The six are all AHDB cereals and oilseeds monitor farm hosts in the west of England and Wales, and are looking to see if lower inputs will boost their profitability.
A mixture of three or more varieties show the greatest potential to reduce disease and combat the risk of the wet weather disease septoria in the more rainy West, says the AHDB.
The six are growing a blend of four wheat varieties – Gleam, Extase, Graham and Skyscraper – for harvest 2021, and will compared their crops with each other and also a field of Graham on their own farms.
Hereford monitor farm host Adam Lewis is one of those trying out the blend, planting 11ha in early October, and he hopes that the mix will help him level out his disease profile while maintaining yield.
“If you have a field of blended varieties, they might be able to bring a characteristic to the party that the others don’t have. It’s about spreading the risk,” he says.
Adam Lewis, Hereford monitor farm host
- Farm name: Hampton Wafre Farm, Leominster
- Varietal mix: Gleam (25%), Extase (25%), Graham (25%) and Skyscraper (25%)
- Drilled: 5 October 2020
- Area planted: 11ha
- Five-year average feed wheat yield: 10.5t/ha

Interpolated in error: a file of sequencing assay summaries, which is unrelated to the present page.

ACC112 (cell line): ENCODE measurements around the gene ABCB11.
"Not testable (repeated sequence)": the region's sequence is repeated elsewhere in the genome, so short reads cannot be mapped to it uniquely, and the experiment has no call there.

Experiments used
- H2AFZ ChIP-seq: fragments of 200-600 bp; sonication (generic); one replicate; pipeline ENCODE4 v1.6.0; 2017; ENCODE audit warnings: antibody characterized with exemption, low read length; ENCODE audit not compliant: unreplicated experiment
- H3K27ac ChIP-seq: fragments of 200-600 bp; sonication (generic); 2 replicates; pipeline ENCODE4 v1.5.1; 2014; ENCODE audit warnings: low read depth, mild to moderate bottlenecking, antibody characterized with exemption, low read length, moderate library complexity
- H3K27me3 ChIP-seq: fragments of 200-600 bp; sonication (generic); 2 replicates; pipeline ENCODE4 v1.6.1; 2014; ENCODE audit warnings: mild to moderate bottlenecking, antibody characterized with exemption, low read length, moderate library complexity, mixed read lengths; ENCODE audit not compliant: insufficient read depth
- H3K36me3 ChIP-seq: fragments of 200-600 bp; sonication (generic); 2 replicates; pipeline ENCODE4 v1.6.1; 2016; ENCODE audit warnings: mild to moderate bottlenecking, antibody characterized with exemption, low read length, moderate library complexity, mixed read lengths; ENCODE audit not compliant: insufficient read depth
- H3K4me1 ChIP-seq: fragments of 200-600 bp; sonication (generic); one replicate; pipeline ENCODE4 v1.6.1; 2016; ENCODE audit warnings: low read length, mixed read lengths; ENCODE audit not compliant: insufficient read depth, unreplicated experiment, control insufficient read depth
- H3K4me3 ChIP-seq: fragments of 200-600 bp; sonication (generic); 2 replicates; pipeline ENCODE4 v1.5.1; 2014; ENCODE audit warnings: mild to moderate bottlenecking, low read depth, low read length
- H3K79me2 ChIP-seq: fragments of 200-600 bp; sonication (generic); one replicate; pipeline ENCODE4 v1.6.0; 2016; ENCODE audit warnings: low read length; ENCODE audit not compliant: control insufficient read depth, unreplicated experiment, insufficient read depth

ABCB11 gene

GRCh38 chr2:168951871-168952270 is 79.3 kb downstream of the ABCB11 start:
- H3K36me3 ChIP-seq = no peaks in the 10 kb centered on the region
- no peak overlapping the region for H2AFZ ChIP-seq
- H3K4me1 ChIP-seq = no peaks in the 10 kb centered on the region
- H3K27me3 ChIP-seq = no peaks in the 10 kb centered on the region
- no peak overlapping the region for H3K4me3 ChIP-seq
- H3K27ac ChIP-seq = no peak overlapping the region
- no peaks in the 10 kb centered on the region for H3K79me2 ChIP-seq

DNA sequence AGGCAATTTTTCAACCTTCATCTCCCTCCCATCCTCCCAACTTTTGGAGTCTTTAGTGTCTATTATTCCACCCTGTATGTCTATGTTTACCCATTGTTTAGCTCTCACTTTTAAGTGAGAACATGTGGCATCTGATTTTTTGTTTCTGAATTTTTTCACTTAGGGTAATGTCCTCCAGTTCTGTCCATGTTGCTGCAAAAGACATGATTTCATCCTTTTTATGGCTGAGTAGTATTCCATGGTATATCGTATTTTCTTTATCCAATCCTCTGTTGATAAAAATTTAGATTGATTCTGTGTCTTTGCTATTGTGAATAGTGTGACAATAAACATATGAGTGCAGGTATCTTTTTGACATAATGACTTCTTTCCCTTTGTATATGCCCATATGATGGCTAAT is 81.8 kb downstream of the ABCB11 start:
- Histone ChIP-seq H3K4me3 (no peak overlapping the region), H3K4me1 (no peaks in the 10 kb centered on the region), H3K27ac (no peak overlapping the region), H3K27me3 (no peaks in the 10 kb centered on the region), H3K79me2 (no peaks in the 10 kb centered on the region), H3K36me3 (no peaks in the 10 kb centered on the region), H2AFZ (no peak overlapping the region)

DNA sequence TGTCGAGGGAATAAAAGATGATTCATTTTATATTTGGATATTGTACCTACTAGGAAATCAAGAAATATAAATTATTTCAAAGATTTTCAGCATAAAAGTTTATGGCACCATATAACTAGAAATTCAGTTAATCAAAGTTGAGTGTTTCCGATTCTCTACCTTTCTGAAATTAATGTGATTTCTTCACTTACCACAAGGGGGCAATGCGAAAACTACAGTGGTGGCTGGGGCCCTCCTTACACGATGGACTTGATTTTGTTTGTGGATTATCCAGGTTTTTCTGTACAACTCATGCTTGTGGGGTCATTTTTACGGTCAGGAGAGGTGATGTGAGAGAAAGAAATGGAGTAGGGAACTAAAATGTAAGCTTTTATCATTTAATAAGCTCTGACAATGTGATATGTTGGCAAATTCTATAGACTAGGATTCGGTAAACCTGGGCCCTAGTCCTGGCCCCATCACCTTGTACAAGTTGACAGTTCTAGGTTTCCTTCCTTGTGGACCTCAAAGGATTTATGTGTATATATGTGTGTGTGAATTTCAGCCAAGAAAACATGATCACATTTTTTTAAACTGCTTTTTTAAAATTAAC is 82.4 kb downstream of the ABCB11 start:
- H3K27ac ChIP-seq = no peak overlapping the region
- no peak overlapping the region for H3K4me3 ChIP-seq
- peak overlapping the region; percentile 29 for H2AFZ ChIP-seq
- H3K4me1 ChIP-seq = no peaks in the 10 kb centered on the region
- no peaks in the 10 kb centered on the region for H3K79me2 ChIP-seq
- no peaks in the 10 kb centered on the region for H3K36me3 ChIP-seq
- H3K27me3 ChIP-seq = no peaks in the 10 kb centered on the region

- Rotation of the trial fields: second wheat, wheat after spring oats, wheat after oilseed rape
- Soil types: silty loam, gravel, heavy clay
Mr Lewis adds that farming isn’t about producing the biggest crop or getting it established the best, it seems to be about risk management, and he hopes to end up with a blend that’s genetically suited to his farm.
He is joined by three other Herefordshire growers – Jack Hopkins, Martin Carr and Rob Beaumont – along with Rory Lay from Shropshire and Tom Rees from Pembrokeshire.
The six plan to compare results throughout the growing season, until the final yield results at harvest.
Choice of varieties
AHDB varieties expert Simon Oxley says the four wheats were chosen from the group’s Recommended List, based on disease resistance, maturity, height and yield.
“Height differences should not be too extreme, and the varieties should have complementary resistances for disease, specific weight and straw strength,” he says.
The four varieties all have generally good resistance to septoria, with Gleam scoring 6.3, Extase 8.1, Graham 6.8 and Skyscraper 5.0 in a 1-9 scale – with 9 representing strong resistance and 1 very susceptible.
One of the pitfalls is that end-users are unlikely to accept blends, but this is less of an issue if growers use what they grow as feed on farm. If growers are hoping to sell the grain, they should definitely have a contract in place, he adds.
In addition, Mr Oxley says if farmers save seed to grow next year, what they sow won’t be in the same ratio that they drilled originally, and the dominant variety may not always be the best for the next season.
Emily Pope, AHDB senior knowledge transfer manager, says the blended approach has the potential to reduce disease, improve stability and increase yields, and also therefore reduce risk for wheat growers. “While research has shown that fungicide inputs can be reduced in mixtures, it’s not yet conclusive,” she says.